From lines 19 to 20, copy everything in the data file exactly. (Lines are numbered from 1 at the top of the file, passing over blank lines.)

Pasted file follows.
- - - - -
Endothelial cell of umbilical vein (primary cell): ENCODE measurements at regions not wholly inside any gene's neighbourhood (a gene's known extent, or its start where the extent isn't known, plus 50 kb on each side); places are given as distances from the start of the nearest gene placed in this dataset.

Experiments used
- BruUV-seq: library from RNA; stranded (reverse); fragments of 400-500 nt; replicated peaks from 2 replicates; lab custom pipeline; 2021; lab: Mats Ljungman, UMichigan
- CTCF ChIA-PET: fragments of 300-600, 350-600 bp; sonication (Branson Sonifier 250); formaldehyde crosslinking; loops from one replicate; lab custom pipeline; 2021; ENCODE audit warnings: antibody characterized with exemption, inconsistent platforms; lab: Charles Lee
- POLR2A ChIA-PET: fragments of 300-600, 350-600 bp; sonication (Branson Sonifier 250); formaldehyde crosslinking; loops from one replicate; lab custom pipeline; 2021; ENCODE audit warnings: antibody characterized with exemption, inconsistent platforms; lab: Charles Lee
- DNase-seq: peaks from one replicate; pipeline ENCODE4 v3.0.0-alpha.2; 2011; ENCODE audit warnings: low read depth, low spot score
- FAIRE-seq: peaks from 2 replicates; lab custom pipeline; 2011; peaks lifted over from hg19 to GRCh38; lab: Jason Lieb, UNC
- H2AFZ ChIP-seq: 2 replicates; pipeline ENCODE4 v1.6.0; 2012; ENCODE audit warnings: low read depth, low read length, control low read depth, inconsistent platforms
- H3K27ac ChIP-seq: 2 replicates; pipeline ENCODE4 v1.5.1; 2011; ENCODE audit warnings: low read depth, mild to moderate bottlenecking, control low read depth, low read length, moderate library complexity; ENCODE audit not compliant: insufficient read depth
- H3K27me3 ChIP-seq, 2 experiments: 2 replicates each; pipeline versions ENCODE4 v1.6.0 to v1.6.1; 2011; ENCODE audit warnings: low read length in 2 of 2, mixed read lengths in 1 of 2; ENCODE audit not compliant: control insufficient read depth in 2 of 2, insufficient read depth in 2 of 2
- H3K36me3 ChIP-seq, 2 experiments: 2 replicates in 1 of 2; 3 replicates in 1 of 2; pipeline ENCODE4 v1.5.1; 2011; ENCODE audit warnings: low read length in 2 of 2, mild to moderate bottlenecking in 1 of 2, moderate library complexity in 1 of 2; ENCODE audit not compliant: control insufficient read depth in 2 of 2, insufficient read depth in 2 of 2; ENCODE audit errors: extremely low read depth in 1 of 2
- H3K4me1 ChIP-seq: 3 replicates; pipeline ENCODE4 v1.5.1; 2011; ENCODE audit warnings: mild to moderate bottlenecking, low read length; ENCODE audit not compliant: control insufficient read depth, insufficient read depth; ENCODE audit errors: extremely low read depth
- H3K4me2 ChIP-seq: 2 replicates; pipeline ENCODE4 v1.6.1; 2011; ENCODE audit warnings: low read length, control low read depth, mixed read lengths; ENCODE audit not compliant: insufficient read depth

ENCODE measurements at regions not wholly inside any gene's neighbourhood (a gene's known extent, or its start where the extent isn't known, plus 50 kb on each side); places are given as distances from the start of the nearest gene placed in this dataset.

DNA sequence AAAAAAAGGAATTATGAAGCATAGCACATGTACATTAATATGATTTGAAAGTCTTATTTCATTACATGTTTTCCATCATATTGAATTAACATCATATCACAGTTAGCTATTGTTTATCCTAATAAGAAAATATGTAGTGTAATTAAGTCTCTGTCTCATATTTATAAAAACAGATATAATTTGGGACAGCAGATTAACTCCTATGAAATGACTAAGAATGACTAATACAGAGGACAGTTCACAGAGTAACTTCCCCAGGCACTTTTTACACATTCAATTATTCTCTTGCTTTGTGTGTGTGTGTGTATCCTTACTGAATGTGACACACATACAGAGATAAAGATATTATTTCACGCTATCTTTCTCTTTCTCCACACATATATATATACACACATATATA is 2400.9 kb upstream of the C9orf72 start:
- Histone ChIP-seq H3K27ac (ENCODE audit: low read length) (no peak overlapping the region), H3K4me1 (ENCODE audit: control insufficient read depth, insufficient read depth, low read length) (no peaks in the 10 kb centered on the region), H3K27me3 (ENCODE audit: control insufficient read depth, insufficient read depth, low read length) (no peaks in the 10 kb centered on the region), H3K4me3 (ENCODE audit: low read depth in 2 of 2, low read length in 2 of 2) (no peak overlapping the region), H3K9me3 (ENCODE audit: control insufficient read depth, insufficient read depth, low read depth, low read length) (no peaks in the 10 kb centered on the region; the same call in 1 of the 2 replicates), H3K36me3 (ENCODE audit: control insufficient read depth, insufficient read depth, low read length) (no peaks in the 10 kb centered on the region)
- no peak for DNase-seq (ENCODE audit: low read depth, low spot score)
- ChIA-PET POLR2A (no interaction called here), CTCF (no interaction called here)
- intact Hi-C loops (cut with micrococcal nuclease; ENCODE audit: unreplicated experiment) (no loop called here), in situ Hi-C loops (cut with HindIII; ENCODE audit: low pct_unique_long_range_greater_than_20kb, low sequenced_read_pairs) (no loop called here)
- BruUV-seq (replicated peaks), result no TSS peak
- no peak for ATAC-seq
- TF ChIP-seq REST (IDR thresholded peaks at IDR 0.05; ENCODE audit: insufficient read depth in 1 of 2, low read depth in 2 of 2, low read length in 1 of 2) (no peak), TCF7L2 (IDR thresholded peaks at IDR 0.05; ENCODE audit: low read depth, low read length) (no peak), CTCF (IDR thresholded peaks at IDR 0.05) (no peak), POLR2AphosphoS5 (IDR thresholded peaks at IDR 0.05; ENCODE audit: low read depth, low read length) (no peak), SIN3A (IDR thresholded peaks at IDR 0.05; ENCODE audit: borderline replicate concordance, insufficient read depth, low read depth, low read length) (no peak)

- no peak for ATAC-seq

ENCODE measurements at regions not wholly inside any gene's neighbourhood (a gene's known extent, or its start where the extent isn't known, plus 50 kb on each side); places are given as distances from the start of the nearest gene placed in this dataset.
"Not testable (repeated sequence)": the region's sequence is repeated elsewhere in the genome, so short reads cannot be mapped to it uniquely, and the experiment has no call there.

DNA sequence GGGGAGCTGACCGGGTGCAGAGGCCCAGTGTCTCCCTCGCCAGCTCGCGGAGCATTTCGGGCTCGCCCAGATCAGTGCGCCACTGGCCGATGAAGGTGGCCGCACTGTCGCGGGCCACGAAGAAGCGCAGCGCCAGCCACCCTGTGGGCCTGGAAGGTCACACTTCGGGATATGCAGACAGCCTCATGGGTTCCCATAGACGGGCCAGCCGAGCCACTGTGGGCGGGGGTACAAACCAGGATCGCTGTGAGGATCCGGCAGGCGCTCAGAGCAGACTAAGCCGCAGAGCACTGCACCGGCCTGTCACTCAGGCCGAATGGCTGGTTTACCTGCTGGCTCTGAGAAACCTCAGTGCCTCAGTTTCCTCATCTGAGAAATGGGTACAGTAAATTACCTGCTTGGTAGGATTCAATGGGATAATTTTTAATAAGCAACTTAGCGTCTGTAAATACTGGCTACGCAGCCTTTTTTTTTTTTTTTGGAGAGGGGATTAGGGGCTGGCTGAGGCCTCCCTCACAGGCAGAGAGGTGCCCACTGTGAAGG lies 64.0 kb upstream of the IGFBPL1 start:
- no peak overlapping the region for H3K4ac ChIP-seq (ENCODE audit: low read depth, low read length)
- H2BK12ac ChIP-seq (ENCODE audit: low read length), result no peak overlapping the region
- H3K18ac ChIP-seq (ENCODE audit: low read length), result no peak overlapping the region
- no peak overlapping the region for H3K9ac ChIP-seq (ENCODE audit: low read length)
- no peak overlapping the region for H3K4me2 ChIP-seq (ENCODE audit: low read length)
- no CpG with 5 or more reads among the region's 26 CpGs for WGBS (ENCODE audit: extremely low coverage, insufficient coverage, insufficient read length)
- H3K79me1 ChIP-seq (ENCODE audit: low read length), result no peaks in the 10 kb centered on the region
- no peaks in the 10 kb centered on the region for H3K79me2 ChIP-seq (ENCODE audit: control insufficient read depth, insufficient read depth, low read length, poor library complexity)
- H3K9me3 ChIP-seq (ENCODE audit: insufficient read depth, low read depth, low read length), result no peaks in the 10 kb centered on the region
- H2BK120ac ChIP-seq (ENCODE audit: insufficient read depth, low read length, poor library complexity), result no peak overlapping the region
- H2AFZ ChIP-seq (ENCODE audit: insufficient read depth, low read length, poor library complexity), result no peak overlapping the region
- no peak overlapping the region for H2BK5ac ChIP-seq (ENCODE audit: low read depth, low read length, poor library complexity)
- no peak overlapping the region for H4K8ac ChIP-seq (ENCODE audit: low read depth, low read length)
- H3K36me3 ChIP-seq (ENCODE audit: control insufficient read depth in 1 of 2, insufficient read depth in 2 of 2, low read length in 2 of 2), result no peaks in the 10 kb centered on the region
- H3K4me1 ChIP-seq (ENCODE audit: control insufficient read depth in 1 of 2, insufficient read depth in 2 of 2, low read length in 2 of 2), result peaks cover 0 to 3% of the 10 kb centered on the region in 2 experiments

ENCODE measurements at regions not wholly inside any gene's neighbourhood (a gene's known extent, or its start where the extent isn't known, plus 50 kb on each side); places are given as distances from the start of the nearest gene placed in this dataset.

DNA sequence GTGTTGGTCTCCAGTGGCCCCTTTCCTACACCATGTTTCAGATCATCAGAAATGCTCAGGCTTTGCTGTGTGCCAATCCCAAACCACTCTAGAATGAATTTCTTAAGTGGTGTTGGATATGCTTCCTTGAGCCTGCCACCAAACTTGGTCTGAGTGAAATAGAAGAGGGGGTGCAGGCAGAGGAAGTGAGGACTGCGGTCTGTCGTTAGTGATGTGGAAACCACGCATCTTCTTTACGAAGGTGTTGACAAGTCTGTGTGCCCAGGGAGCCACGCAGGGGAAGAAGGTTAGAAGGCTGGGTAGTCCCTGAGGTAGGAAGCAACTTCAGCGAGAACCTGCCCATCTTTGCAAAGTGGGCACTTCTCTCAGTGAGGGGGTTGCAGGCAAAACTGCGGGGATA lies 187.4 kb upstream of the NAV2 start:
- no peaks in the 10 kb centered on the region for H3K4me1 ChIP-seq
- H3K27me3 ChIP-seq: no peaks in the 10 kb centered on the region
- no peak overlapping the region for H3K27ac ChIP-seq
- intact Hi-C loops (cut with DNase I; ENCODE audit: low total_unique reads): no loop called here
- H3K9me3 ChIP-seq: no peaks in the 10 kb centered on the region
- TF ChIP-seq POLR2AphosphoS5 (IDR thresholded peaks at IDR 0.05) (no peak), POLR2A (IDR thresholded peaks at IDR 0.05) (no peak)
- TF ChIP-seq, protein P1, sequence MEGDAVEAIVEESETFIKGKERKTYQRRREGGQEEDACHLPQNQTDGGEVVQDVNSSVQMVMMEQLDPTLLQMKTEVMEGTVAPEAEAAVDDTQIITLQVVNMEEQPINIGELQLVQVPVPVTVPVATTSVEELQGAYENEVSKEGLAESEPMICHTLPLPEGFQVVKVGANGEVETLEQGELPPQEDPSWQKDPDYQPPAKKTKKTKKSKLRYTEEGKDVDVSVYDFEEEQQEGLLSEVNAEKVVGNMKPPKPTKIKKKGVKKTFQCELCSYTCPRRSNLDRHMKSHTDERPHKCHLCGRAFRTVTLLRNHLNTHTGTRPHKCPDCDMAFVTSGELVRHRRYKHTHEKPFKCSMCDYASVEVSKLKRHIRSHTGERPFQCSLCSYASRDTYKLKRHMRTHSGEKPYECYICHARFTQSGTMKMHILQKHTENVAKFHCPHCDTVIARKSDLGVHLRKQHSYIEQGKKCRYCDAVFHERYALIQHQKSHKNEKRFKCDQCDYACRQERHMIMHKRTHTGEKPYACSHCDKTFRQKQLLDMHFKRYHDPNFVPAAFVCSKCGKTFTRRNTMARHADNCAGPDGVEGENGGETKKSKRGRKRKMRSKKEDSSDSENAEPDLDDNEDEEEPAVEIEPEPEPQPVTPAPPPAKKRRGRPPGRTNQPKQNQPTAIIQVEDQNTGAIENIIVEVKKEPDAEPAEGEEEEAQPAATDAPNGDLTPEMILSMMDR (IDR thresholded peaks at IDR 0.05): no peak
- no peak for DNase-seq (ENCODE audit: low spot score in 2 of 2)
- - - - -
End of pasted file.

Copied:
- intact Hi-C loops (cut with micrococcal nuclease; ENCODE audit: unreplicated experiment) (no loop called here), in situ Hi-C loops (cut with HindIII; ENCODE audit: low pct_unique_long_range_greater_than_20kb, low sequenced_read_pairs) (no loop called here)
- BruUV-seq (replicated peaks), result no TSS peak